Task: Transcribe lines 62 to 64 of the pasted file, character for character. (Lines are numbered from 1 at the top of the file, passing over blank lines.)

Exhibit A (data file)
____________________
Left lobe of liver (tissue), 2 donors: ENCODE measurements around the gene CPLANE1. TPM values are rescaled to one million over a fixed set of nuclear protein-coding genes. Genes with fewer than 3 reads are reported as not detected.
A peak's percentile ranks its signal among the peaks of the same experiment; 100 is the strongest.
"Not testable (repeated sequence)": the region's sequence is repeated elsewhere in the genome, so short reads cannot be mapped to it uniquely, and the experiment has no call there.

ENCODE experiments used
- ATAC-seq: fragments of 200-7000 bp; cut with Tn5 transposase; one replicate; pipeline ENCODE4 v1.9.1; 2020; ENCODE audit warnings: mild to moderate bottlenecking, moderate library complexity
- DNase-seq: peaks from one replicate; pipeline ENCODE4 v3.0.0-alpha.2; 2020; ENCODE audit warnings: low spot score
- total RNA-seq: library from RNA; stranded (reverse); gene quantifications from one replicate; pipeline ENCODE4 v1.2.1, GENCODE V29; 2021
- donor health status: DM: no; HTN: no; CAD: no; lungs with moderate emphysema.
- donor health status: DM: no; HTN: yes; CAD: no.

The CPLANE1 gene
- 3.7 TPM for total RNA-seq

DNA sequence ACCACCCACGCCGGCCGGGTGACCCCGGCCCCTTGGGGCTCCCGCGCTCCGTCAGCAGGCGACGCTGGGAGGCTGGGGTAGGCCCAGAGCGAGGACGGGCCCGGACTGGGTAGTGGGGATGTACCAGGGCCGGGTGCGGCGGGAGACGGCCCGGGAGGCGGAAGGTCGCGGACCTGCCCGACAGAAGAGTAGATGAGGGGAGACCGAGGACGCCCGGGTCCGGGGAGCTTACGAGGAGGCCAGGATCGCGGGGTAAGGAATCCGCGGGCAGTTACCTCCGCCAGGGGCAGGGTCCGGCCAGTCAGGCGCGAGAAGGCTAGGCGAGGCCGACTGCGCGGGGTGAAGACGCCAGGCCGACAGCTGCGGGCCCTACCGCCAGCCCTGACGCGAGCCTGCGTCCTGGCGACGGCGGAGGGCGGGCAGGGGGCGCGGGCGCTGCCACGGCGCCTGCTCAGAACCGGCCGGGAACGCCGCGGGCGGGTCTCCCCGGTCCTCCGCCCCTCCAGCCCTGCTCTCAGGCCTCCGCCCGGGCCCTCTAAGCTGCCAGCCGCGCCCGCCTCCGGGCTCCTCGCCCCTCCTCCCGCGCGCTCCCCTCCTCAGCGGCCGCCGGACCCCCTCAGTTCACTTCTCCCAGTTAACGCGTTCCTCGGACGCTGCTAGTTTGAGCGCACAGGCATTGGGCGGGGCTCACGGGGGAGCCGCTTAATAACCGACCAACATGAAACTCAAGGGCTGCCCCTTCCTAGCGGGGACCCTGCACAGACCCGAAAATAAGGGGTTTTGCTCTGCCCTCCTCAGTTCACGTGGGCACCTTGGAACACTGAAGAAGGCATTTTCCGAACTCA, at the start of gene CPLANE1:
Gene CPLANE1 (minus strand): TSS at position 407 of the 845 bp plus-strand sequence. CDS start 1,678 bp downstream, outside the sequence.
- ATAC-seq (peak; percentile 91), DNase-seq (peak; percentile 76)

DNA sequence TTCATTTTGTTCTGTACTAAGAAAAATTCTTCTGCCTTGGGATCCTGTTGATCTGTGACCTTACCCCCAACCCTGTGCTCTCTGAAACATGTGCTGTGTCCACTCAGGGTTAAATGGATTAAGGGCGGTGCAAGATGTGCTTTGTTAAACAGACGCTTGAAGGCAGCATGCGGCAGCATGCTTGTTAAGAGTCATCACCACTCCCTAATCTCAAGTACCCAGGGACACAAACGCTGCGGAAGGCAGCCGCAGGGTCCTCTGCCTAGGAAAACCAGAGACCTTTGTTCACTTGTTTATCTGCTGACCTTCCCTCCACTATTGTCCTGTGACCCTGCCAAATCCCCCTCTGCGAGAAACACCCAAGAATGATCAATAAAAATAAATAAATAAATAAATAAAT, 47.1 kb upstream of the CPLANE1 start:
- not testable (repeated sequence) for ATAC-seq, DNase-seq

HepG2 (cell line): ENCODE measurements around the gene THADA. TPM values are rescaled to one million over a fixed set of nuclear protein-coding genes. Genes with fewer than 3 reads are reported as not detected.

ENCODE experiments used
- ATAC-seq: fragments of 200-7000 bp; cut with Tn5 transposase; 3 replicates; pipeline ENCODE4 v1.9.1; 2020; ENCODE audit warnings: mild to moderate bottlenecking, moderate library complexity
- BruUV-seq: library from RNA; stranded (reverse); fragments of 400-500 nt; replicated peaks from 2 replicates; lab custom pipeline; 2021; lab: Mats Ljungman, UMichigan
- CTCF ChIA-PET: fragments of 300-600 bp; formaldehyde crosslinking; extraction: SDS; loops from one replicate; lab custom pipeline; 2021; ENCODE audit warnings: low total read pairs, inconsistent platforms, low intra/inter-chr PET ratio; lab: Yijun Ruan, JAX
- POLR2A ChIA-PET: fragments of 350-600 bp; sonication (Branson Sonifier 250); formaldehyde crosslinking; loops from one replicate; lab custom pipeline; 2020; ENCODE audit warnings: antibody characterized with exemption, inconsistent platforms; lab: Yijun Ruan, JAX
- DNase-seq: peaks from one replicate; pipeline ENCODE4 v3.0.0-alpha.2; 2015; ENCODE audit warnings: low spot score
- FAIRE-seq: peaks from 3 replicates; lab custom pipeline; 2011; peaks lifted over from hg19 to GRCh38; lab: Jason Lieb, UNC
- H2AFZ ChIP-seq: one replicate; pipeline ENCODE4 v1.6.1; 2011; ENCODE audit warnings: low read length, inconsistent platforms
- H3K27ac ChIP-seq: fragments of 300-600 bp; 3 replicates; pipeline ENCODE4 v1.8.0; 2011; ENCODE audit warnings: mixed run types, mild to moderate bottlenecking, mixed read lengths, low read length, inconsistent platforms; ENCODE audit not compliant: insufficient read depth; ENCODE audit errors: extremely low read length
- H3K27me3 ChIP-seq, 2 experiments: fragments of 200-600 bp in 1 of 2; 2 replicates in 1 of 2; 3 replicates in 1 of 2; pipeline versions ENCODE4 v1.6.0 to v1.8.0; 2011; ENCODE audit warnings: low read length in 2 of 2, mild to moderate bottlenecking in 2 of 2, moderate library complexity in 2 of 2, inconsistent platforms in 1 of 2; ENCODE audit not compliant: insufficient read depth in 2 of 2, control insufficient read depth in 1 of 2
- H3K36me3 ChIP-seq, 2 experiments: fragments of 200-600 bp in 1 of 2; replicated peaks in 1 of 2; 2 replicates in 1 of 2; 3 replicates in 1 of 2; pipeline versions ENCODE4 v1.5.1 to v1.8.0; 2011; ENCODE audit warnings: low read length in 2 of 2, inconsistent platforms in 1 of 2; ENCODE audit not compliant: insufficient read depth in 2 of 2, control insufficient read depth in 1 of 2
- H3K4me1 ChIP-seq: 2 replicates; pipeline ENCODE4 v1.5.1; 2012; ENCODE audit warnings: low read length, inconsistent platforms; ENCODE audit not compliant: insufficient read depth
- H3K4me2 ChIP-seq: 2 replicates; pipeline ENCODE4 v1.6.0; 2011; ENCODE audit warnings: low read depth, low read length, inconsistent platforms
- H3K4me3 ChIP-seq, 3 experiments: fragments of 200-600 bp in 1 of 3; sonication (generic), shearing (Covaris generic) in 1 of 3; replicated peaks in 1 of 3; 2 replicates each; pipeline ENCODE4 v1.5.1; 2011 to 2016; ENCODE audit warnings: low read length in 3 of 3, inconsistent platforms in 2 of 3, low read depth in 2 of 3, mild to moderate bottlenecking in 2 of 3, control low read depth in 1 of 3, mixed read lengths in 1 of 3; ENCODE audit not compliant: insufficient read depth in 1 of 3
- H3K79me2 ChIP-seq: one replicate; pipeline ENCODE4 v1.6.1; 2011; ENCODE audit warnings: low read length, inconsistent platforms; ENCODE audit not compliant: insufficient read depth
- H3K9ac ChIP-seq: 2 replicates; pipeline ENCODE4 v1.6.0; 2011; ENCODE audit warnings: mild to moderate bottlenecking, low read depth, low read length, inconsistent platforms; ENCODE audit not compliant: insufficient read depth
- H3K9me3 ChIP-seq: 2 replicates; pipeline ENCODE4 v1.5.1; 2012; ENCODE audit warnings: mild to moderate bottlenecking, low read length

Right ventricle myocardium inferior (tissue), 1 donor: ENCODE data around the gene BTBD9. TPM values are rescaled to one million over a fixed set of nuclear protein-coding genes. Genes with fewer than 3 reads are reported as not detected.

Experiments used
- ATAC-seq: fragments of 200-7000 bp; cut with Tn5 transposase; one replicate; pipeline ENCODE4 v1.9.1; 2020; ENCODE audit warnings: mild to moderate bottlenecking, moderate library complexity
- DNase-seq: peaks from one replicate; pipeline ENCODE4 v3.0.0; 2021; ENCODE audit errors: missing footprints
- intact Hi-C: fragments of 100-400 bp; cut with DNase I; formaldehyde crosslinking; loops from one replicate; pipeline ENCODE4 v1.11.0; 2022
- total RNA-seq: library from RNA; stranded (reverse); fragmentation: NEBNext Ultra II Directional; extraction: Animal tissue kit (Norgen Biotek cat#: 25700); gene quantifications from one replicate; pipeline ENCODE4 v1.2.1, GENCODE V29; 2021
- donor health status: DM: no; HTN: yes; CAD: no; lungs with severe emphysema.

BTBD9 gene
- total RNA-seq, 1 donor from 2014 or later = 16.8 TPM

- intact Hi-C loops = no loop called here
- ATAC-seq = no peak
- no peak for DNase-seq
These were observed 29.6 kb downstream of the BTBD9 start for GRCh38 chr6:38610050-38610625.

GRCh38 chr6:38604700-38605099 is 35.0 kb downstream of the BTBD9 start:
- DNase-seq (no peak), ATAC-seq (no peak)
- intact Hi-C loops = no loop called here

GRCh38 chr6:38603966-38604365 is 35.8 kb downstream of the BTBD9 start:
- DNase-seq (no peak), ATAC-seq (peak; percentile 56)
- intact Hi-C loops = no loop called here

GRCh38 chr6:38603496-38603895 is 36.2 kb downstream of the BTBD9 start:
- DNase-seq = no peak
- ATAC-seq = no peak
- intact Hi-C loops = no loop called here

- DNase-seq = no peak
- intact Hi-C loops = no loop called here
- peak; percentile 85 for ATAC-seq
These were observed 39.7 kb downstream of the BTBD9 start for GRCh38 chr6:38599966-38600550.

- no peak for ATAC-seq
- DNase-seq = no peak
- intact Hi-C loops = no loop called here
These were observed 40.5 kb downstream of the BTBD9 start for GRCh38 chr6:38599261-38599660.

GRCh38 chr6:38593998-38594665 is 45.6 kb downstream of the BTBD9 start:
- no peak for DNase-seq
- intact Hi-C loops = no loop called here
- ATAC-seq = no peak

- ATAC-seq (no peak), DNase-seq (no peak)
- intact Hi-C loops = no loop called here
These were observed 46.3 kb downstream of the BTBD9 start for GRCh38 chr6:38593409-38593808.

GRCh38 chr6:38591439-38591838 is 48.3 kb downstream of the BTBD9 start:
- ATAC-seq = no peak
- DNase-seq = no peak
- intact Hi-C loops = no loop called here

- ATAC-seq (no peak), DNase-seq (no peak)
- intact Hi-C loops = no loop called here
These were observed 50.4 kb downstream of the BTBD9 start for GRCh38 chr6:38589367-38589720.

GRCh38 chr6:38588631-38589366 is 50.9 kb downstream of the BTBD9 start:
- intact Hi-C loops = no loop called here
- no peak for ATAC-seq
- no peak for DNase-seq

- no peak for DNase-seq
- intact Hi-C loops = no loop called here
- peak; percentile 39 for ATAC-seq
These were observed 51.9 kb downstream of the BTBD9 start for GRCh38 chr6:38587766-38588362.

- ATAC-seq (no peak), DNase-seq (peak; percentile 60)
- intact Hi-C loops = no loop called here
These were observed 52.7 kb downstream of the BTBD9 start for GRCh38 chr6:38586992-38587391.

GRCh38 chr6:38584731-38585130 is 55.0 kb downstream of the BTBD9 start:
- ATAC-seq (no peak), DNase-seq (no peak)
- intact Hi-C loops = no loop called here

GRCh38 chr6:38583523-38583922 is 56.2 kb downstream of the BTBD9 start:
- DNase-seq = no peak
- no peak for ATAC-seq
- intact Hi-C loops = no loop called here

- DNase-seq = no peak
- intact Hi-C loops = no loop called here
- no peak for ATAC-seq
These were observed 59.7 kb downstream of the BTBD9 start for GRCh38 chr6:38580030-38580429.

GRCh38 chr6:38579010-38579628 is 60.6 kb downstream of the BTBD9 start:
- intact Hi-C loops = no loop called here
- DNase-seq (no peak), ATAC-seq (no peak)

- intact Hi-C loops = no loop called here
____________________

- no peak for ATAC-seq
- DNase-seq = no peak
- intact Hi-C loops = no loop called here